Honestly, Shalom is not a word I think about often or even use. This week I have been praying through some heart issues. It is surprising the things God will reveal to us about the condition of our hearts when we ask. What I have discovered is that Shalom is lacking in my life. I am still processing and learning to apply what God is revealing to me about Shalom, but I want to share where I am . . . figuring some of you are right there with me.
Restoration and wholeness are needed in my heart and mind. I still have to fight to think right on a daily basis. And if I believe God at His word, then there is no reason to walk around wounded and discouraged.
Life can wear us down. Many of us are walking through hard circumstances and uncertainty right now. As we all know, sometimes these things last for years. We get weary and feel discouraged. Circumstances may not change, yet God calls us to walk in the victory and peace of Christ. We are not defined by our circumstances. Life here on earth is temporary. As these troubles pass, remember God’s faithfulness endures forever.
Can we possibly be thankful in all things? We know that the testing of our faith is good for us.
Consider it pure joy, my brothers, when you encounter trials of many kinds, because you know that the testing of your faith develops perseverance. Allow perseverance to finish its work, so that you may be mature and complete, not lacking anything. James 1:2-4
Our problems and challenges are not removed and repaired overnight. It’s through these things we are sanctified. Our progressive sanctification, according to Jon Payne is “the ongoing process that destroys the remaining corruption of sin in us and increases the fruit of righteousness (Rom. 5:1-2; 8:12-14; Phil.1:9-11).” It is our sufferings and challenges that purge us of sin and help shape us into what God created us to be . . . more humble . . . more responsive to the Holy Spirit . . . more forgiving . . . more compassionate . . . more giving . . . more willing to lay our lives down . . . more peaceful.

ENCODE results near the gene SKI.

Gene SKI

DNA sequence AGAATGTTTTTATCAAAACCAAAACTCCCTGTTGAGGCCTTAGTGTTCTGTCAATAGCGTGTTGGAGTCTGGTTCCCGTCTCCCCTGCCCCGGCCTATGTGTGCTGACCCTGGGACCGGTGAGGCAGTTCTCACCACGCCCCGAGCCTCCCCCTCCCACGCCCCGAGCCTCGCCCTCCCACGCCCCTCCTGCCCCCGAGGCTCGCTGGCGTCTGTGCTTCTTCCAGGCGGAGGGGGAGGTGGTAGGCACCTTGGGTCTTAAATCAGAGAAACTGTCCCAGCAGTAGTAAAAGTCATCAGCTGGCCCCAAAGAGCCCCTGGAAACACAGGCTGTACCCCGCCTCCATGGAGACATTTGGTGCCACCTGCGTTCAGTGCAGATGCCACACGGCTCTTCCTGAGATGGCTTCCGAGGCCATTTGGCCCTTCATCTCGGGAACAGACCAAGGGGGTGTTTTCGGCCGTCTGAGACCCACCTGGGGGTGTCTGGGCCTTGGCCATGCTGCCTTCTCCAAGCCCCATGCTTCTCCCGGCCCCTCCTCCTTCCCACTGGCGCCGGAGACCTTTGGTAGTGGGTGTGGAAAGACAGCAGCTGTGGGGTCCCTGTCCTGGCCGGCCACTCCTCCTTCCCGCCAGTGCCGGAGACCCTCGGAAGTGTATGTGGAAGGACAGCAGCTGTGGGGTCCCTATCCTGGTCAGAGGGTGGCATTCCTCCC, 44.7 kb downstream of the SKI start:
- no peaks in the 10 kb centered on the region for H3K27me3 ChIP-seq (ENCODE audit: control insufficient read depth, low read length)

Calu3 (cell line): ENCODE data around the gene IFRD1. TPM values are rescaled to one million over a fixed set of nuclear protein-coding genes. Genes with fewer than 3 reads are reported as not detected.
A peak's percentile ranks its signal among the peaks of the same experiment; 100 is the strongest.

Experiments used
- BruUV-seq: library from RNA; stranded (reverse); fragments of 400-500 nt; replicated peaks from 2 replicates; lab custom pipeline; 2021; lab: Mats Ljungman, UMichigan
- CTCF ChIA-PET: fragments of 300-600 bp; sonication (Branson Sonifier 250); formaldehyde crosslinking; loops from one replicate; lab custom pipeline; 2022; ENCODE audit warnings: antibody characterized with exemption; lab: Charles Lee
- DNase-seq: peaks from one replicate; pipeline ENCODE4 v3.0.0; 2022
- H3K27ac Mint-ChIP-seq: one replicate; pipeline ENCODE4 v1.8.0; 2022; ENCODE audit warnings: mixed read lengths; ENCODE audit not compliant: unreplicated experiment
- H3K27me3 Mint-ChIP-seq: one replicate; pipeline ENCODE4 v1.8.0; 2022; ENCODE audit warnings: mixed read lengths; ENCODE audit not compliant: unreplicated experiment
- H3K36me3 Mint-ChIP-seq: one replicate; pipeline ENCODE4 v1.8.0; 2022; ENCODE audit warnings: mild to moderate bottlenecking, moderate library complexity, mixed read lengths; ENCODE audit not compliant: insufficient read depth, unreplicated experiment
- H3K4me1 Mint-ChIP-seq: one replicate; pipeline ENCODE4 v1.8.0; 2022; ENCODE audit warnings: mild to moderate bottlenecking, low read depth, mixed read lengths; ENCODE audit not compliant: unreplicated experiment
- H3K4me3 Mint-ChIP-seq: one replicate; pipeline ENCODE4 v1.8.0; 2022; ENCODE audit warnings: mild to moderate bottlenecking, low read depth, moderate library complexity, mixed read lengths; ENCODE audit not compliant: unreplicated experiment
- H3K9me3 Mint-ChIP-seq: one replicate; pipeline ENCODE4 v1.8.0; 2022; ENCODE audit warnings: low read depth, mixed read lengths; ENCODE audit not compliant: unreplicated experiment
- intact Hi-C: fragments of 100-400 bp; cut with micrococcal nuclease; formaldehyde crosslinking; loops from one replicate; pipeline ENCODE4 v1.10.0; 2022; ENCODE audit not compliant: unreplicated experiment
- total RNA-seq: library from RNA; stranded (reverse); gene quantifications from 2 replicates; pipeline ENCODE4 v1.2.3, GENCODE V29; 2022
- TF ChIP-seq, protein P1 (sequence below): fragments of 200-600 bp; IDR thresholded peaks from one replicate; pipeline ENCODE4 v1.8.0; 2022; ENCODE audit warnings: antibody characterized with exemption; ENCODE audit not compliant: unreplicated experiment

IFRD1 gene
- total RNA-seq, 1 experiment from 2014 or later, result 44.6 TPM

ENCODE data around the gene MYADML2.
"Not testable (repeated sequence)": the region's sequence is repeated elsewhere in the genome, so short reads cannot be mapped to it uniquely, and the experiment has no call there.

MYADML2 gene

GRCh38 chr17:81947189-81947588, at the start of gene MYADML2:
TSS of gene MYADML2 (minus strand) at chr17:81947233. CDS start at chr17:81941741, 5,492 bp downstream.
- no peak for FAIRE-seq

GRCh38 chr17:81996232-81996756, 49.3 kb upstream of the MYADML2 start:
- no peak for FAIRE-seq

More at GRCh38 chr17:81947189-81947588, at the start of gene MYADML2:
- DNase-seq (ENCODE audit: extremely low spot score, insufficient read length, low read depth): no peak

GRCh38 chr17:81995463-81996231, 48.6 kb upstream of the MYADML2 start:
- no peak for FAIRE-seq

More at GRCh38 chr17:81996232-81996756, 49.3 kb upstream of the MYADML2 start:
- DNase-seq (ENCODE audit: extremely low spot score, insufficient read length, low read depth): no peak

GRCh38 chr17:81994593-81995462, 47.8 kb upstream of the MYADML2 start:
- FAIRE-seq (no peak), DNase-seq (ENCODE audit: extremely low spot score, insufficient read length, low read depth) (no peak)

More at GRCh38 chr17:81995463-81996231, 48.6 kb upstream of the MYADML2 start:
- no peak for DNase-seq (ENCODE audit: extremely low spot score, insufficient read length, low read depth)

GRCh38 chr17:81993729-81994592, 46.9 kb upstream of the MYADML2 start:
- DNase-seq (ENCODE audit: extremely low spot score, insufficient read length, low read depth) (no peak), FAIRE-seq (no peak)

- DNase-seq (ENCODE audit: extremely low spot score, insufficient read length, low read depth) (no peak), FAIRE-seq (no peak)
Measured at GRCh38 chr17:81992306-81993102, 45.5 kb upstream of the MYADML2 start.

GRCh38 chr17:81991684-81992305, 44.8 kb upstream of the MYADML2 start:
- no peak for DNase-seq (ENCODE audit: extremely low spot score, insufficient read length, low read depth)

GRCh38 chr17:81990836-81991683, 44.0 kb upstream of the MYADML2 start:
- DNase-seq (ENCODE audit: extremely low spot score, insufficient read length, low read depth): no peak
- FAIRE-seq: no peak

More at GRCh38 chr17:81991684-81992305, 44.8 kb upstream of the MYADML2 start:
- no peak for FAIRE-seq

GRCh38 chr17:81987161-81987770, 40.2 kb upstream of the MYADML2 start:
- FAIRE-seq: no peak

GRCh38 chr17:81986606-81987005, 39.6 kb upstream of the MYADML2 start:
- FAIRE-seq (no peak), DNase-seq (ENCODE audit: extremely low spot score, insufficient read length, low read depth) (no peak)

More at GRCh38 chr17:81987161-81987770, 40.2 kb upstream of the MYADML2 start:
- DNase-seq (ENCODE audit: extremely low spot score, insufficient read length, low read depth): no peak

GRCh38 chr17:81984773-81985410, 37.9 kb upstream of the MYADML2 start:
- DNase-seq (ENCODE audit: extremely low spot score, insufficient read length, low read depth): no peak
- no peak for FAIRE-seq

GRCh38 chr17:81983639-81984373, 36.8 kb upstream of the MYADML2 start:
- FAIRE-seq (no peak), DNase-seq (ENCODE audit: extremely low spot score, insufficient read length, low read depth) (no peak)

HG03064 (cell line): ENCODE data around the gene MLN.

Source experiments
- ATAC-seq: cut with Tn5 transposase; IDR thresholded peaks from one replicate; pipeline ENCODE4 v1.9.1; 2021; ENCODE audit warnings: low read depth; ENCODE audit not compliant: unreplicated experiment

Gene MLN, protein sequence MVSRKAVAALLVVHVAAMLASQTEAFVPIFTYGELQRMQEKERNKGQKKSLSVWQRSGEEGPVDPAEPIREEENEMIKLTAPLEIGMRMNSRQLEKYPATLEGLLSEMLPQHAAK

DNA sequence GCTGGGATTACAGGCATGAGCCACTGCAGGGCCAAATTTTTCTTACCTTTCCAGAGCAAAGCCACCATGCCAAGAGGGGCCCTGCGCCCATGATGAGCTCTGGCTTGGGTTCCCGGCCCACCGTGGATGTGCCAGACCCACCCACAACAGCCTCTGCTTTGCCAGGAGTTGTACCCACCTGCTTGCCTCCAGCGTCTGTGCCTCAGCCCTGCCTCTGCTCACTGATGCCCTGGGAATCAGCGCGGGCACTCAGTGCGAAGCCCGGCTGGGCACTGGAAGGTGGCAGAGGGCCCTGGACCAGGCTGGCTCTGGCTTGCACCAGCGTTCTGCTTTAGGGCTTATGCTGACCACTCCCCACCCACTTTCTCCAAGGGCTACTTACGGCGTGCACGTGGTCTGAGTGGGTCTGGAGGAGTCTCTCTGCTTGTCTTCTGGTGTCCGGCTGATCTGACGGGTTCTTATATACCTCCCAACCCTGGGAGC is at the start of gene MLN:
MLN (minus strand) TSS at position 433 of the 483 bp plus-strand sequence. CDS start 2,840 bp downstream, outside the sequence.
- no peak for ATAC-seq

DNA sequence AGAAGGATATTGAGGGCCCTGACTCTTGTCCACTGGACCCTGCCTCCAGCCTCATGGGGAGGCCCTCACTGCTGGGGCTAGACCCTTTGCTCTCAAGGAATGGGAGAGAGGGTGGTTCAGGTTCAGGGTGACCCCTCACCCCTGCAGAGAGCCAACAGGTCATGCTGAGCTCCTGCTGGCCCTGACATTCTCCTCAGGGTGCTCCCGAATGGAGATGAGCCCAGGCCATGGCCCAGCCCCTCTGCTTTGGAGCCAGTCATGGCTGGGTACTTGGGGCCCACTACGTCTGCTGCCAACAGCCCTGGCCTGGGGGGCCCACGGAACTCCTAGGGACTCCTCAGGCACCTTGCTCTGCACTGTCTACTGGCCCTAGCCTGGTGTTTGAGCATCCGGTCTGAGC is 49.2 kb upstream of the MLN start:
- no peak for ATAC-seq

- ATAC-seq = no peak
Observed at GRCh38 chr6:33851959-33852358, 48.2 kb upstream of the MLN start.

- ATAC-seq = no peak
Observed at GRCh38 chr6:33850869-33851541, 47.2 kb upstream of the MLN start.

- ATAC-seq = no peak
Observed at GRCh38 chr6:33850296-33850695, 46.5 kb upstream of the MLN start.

According to the website JewsforJesus.org, “Peace, lasting peace, transcends the situations and flaws of our own personal lives because it doesn’t come from us. It comes from God. We are not in a position to attain peace ourselves.Yet, God promises all the qualities of shalom – wholeness, completeness, soundness, health, safety – to those who will look to Him.
The prophet Isaiah wrote, “You will keep in perfect peace him whose mind is steadfast, because he trusts in you. Trust in the LORD forever, for the LORD, the LORD, is the Rock eternal” (Isaiah 26:3–4). Trusting in God means recognizing Him and giving Him His rightful place in our lives. (https://jewsforjesus.org)
Oh to be made whole, not defined by our failures and weaknesses, but standing in the victory of Christ over death and sin. When Jesus is our greatest love we hold loosely to the things of this world and then we learn to hold tightly to a redeemed security . . . acceptance . . . and sense of belonging.
There is no condemnation for those who are in Christ. The enemy will come at us with the voice of condemnation. If we are indeed in Christ, we recognize that voice is a liar and we need to call it out for what it is and respond with the voice of Truth. We all fall short of what God calls us to be. We all sin and fail miserably. But because of the cross, we don’t have to stay there. We don’t have to live in condemnation. Grace and mercy are freely given as we confess our sins. We are restored.
Shalom, my friends. I pray you will walk in His wholeness and peace as you go out this week.
“I have seen his ways, but I will heal him; I will lead him and restore comfort to him and his mourners.” (Isaiah 57:18)
I believe it was C.S. Lewis who used the illustration of a dog on a leash as an analogy to being led by the Lord. If a the dog wraps its leash and itself around a sign or light post, its instinct is to push forward twice as hard to free itself. But the master holding the leash sees immediately that the exact opposite is needed. But because the dog doesn’t, a tug-of-war ensues.
I’ve found that in times of enduring, sometimes without really having a grasp on why certain things are happening, something else is going on, unseen: “the renewing of my mind” (Rom 12:1-2). It takes an adjustment of my will, but understanding follows yielding to the Lord in the midst of difficult or confusing circumstances: “then you will be able to test and approve what God’s will is–his good, pleasing and perfect will” (12:2). Probably one of the best illustrations of this is the story of Joseph (Gen 37-50).
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David, now that I think about it, I believe it was one of your recent blog post that started God’s work in my heart about Shalom. Then it reappeared a couple of times throughout the week as I read a book and even a devotion I receive by email. Never have I thought much about shalom. But God used your post to begin a new work in my heart and mind. Thank you for your comment. I always enjoy listening and learning from you.